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What was prohibition?

And what impact did it have on the US? 

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Mykola V. | Math Tutor - Patient and ExperiencedMath Tutor - Patient and Experienced
4.9 4.9 (52 lesson ratings) (52)

Prohibition is a legal act outlawing the manufacturing, sale and transport of alcohol and alcoholic beverages. In history, this terms is used for times when countries would ban alcohol. This idea goes back to the Xia Dynasty (ca. 2070 BC - ca. 1600 BC) in China when Yu the Great, the first ruler of the dynasty, prohibited alcohol in the kingdom. It was later legalized after his death.

Since, prohibition has happened in many European nations including Norway, Iceland, Hungary and also Russia and the Soviet Union.

In the U.S., prohibition was instituted with the use of the Eighteenth Amendment to the United States Constitution on the 16th of January, 1919. Congress also passed the Volstead Act to enforce the law, but major cities ignored the legislature due to the costs of chasing down bootleggers so the federal services had to do the job with limited resources. During this time, alcohol was still very available as shipments would be smuggled in through the Canadian border, overland, and by sea along the coasts. Alcohol consumption did decline but some cities saw an increase in drinking as well as organized crime related to production and sale of alcohol. There was an increase in Malt and Hop stores that sold malt extract syrup claiming it was for baking purposes. 

Prohibition was later repealed with the passage of the Twenty first Amendment to the Constitution on December 5th, 1933. The cause was the Great Depression during which prohibition became unpopular and a wealthy republican, Pauline Sabin, pushed for it's repeal. With the new Amendment, states were allowed to set their own laws pertaining to alcohol control. Prohibition was dead nationwide but some laws survived a while in southern and border states. 



What need to be addressed here is the complexity of history. When someone asks a question like this, they need to first understand the difference of the macro and micro affect on society. The first thing that truly needs to be taught in history classes is the logic of the philosophy of history and the historical method.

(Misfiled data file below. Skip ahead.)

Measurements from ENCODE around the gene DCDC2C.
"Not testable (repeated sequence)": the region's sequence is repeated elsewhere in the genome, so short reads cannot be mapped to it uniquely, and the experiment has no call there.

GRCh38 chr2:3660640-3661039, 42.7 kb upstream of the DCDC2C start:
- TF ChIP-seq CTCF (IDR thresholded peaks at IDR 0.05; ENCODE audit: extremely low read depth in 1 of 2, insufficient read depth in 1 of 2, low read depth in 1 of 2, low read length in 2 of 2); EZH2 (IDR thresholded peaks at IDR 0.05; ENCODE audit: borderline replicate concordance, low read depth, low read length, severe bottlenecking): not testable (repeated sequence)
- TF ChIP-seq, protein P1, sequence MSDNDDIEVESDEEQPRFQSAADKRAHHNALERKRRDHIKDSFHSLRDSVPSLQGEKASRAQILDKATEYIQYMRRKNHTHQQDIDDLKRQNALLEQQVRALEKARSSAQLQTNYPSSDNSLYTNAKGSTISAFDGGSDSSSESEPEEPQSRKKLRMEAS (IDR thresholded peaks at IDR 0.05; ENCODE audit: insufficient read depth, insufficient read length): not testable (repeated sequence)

Deborah R. | Tutoring For ExcellenceTutoring For Excellence
5.0 5.0 (3 lesson ratings) (3)

The term prohibition refers to the ban of any specific item and can refer to drugs, alcohol or any other substance. I am assuming that you are refering specifcally to the period of time in U.S. history that began in the 1840's and culminated with the passage of the 18th amendment to the U.S. Constitution on January 16, 1919. The ratification of this amendment prohibited the manufacturing, sale or transportation of intoxicating liquors or the importation or exportation of alcohol.

On October 28, 1919, Congress passed the Volstead Act to enforce this prohibition and this remained in place until 1933 when the 21st Amendment was ratified and repealed the 18th Amendment. After the passage of the 21st Amendment, states were allowed to set their own laws for the control of alcohol. Many counties have remained "dry" until the present day.

Issues that led to the ultimate repeal of prohibition included failure by local law agencies to enforce the laws, increased smuggling and illegal production of alcohol, and circumvention of the law by the selling of alleged medicines and "baking" syrups that were actually alcohol. Drinking alcohol was not prohibited and alcohol could be consumed offshore as well. Other factors that led to the repeal of these laws included the increased involvement of orgranized crime in smuggling and manufacturing alcohol, an increasing anti-temperance attitude during the Great Depression, and the realization that alcohol consumption did not noticably decrease after the passage of the amendment.